Not for the faint of art

January 18, 2004|By Dave Barry | Dave Barry,Knight Ridder / Tribune

Whenever I write about art, I get mail from the Serious Art Community informing me that I am a clueless idiot. So let me begin by stipulating that I am a clueless idiot. This is probably why I was unable to appreciate a work of art I viewed recently, titled: Chair.

I saw Chair at Art Basel, a big art show held recently on Miami Beach. It attracted thousands of Serious Art People, who wear mostly black outfits and maintain serious expressions no matter what work of art they are viewing.

This is hard, because a lot of Serious Art consists of bizarre or startlingly unattractive objects, or "performances" wherein artists do something Conceptual, such as squirt Cheez Whiz into an orifice that has not been approved by the Food and Drug Administration for snack toppings.

But no matter what the art is, a Serious Art Person will view it with the somber expression of a radiologist examining X-rays of a tumor. Whereas an amateur will give himself away by laughing; or saying "Huh?"; or (this is the most embarrassing) asking an art-gallery person: "Is this wastebasket a piece of art? Or can I put my gum wrapper in it?"

But back to Art Basel: I didn't go to the main show. I went to an officially sanctioned satellite show called Art Positions, which was a group of large, walk-in shipping containers set up on the beach, serving as mini art galleries. Serious Art People drifted solemnly from container to container.

I managed not to say anything stupid until I encountered a slide projector sitting on the floor, projecting a rectangle of white light and twitching lens dust onto the wall. I asked the gallery person if there was supposed to be a slide in the projector; he patiently explained that, no, this was a work of art titled Autofocus Slide Projector Dust.

In another container, there was a work of art consisting of a video, repeated over and over, showing a man -- not in peak physical condition, I might add --in-line skating around a vast empty space, stark naked. I'm proud to say I betrayed no emotion while viewing this work, although my daughter, who is 3, said, quite loudly: "You can see his tushy! Yuck!"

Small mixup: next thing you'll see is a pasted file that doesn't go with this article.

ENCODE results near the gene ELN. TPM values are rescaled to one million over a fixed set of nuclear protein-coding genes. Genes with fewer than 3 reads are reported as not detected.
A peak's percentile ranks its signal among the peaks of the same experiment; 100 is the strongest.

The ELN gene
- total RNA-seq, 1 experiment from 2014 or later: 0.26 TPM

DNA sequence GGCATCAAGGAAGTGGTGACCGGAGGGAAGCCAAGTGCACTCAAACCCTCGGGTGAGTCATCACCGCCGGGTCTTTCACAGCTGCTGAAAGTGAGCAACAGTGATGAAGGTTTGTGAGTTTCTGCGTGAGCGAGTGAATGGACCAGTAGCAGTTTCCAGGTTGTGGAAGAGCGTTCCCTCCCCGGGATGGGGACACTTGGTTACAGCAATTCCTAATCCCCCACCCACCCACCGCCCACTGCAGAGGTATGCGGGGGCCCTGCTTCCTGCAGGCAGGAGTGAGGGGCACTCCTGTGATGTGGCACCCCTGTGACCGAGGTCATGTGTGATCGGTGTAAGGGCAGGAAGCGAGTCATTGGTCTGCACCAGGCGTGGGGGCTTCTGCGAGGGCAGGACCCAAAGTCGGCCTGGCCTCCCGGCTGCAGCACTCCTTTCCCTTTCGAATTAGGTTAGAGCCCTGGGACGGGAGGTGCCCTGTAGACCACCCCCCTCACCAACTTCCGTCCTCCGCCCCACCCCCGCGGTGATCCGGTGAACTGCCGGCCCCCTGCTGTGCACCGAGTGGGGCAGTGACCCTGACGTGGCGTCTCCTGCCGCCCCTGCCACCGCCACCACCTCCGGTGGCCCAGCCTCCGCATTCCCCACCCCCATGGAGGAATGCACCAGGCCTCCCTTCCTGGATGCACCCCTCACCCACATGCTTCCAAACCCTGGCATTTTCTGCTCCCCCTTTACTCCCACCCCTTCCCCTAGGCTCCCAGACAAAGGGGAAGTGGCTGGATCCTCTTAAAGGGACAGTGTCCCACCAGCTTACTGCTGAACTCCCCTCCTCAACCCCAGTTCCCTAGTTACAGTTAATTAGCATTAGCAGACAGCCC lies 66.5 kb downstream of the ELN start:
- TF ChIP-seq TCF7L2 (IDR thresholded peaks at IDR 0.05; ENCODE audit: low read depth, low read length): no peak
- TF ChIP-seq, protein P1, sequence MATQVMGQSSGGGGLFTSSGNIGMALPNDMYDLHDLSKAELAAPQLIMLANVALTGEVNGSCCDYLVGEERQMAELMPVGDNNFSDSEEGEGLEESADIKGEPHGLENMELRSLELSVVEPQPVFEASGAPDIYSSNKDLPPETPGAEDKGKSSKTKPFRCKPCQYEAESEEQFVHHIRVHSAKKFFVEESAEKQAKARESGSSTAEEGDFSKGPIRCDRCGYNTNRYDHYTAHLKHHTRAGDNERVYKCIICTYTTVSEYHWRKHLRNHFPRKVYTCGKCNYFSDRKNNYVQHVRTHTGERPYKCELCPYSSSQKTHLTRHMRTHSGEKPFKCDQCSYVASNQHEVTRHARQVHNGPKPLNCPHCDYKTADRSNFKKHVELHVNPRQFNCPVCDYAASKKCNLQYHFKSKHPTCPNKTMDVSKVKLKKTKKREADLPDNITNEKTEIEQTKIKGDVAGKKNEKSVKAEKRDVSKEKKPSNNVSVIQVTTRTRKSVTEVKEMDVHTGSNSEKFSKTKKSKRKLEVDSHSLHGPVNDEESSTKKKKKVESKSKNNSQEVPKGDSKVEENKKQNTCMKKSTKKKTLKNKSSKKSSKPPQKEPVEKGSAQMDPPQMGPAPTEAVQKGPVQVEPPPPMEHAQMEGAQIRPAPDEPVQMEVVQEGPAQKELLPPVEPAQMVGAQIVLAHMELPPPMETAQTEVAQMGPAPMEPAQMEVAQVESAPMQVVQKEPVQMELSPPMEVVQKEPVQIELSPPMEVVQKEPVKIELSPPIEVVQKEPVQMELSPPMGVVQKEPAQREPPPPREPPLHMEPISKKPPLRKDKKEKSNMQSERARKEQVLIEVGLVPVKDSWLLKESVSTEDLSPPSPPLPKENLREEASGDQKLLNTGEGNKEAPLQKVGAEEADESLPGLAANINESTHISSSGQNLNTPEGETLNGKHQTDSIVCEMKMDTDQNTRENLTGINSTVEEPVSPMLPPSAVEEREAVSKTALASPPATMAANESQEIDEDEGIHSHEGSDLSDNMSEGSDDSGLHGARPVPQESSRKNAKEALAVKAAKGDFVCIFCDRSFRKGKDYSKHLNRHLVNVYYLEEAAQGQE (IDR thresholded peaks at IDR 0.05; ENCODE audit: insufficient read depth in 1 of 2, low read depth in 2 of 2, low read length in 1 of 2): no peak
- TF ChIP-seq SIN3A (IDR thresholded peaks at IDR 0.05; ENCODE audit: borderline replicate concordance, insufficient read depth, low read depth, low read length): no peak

Anyway, in the corner of one container there was a ratty old collapsed armchair -- worn, dirty, leaking stuffing, possibly housing active vermin colonies. I asked the gallery person if the chair was art, and she said yes, it was a work titled Chair. I asked her what role the artist had played in creating Chair. She said: "He found it."

Chair is for sale. The price is $2,800. Really. I looked up Chair on a Serious Art Internet site, which said: "The chair offers not a weedy patina of desuetude but an apotheosis of its former occupant" (www.artcritical.com / blurbs / JSMcMillian.htm).

See, I missed that altogether, about the desuetude and the apotheosis. I thought it was just a crappy old junk chair some guy took off a trash pile and was now trying to sell for 2,800 clams.

I was also baffled by an artwork called Moonwalk, presented by a Paris art gallery. You walked into the gallery / container, and it was empty, just blank white walls. Around the ceiling were a half-dozen speakers making a high-pitched sound, like this: "boop." That was the art: "boop." Sitting outside on a folding chair was a gallery person, smoking Marlboros. I wondered what it would be like to fly all the way from Paris to Miami, only to spend four days sitting outside an empty shipping container going "boop." I would go insane. I would have an apotheosis of freaking desuetude.

In another container, there was a work that consisted of a hole drilled in the floor and some weeds stuck in it. I believe the price on that was $6,000. While I was examining it, I heard one Serious Art Person say to another (I swear): "Wouldn't that be wonderful in the foyer?"

I want to state, for the record, that there was also some very nice-looking art on display. And I want to repeat that I am a clueless idiot. So you Serious Art People don't need to write letters reminding me. I agree that you know MUCH more about art than I do, OK?

So YOU buy the chair.

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